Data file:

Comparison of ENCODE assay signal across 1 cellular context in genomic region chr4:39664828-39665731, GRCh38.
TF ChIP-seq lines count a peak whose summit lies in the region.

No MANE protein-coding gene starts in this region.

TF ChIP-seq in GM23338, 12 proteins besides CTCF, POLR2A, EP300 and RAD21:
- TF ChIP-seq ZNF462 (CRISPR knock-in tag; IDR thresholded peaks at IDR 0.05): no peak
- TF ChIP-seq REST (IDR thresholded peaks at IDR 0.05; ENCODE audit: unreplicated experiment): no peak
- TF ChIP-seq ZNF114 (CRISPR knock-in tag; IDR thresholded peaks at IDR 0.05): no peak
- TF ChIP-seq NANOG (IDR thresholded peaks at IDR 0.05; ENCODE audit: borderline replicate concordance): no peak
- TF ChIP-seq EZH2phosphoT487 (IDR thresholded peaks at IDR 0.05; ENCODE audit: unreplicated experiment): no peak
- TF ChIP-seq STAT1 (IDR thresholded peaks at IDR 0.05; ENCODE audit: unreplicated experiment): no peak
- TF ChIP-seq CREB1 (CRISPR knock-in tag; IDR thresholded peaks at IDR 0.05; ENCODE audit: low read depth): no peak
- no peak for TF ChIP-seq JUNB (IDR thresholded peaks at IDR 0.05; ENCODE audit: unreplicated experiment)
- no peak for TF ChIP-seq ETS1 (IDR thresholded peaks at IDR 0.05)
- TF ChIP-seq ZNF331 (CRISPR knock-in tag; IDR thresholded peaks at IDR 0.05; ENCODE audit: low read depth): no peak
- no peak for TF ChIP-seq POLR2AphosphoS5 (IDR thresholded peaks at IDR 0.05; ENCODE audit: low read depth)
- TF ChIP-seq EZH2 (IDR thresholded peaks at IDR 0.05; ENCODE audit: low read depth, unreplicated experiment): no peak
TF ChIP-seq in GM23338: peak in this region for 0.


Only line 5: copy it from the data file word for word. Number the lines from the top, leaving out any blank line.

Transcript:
- TF ChIP-seq ZNF462 (CRISPR knock-in tag; IDR thresholded peaks at IDR 0.05): no peak